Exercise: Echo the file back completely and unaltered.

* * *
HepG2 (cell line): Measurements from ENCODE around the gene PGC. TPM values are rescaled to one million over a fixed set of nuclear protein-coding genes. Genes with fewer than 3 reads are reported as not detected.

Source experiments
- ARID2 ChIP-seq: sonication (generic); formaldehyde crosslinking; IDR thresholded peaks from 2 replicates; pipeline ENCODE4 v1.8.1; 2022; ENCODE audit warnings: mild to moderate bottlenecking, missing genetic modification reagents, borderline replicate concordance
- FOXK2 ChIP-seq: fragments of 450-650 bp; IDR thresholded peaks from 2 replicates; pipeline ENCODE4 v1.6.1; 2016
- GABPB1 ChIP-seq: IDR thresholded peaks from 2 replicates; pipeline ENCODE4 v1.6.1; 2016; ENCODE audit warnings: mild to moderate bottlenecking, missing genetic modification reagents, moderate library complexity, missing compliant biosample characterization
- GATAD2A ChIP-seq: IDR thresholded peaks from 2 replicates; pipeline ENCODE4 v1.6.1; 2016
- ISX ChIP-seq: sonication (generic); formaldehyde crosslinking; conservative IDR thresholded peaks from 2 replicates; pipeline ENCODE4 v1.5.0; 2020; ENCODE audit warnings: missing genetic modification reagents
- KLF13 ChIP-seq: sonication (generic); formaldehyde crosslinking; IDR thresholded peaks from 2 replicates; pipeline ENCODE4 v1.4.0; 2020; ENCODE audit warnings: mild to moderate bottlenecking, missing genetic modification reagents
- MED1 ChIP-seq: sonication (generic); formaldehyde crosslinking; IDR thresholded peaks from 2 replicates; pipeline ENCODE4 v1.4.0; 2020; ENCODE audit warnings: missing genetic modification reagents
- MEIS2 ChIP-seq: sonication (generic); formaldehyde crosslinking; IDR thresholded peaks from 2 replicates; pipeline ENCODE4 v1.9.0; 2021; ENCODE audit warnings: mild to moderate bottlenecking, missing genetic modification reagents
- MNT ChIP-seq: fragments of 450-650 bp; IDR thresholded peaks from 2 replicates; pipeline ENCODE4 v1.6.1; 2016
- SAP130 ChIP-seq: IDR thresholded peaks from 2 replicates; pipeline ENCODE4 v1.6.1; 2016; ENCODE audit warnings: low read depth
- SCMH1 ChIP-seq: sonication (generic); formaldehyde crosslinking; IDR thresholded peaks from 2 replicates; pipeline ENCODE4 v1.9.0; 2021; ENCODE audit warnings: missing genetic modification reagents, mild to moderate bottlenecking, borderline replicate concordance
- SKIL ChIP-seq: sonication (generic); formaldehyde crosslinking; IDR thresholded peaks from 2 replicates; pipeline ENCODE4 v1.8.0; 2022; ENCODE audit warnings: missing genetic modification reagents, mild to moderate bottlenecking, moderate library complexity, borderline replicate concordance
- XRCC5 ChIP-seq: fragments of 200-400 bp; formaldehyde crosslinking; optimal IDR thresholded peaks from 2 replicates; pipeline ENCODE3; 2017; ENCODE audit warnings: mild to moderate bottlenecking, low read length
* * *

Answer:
HepG2 (cell line): Measurements from ENCODE around the gene PGC. TPM values are rescaled to one million over a fixed set of nuclear protein-coding genes. Genes with fewer than 3 reads are reported as not detected.

Source experiments
- ARID2 ChIP-seq: sonication (generic); formaldehyde crosslinking; IDR thresholded peaks from 2 replicates; pipeline ENCODE4 v1.8.1; 2022; ENCODE audit warnings: mild to moderate bottlenecking, missing genetic modification reagents, borderline replicate concordance
- FOXK2 ChIP-seq: fragments of 450-650 bp; IDR thresholded peaks from 2 replicates; pipeline ENCODE4 v1.6.1; 2016
- GABPB1 ChIP-seq: IDR thresholded peaks from 2 replicates; pipeline ENCODE4 v1.6.1; 2016; ENCODE audit warnings: mild to moderate bottlenecking, missing genetic modification reagents, moderate library complexity, missing compliant biosample characterization
- GATAD2A ChIP-seq: IDR thresholded peaks from 2 replicates; pipeline ENCODE4 v1.6.1; 2016
- ISX ChIP-seq: sonication (generic); formaldehyde crosslinking; conservative IDR thresholded peaks from 2 replicates; pipeline ENCODE4 v1.5.0; 2020; ENCODE audit warnings: missing genetic modification reagents
- KLF13 ChIP-seq: sonication (generic); formaldehyde crosslinking; IDR thresholded peaks from 2 replicates; pipeline ENCODE4 v1.4.0; 2020; ENCODE audit warnings: mild to moderate bottlenecking, missing genetic modification reagents
- MED1 ChIP-seq: sonication (generic); formaldehyde crosslinking; IDR thresholded peaks from 2 replicates; pipeline ENCODE4 v1.4.0; 2020; ENCODE audit warnings: missing genetic modification reagents
- MEIS2 ChIP-seq: sonication (generic); formaldehyde crosslinking; IDR thresholded peaks from 2 replicates; pipeline ENCODE4 v1.9.0; 2021; ENCODE audit warnings: mild to moderate bottlenecking, missing genetic modification reagents
- MNT ChIP-seq: fragments of 450-650 bp; IDR thresholded peaks from 2 replicates; pipeline ENCODE4 v1.6.1; 2016
- SAP130 ChIP-seq: IDR thresholded peaks from 2 replicates; pipeline ENCODE4 v1.6.1; 2016; ENCODE audit warnings: low read depth
- SCMH1 ChIP-seq: sonication (generic); formaldehyde crosslinking; IDR thresholded peaks from 2 replicates; pipeline ENCODE4 v1.9.0; 2021; ENCODE audit warnings: missing genetic modification reagents, mild to moderate bottlenecking, borderline replicate concordance
- SKIL ChIP-seq: sonication (generic); formaldehyde crosslinking; IDR thresholded peaks from 2 replicates; pipeline ENCODE4 v1.8.0; 2022; ENCODE audit warnings: missing genetic modification reagents, mild to moderate bottlenecking, moderate library complexity, borderline replicate concordance
- XRCC5 ChIP-seq: fragments of 200-400 bp; formaldehyde crosslinking; optimal IDR thresholded peaks from 2 replicates; pipeline ENCODE3; 2017; ENCODE audit warnings: mild to moderate bottlenecking, low read length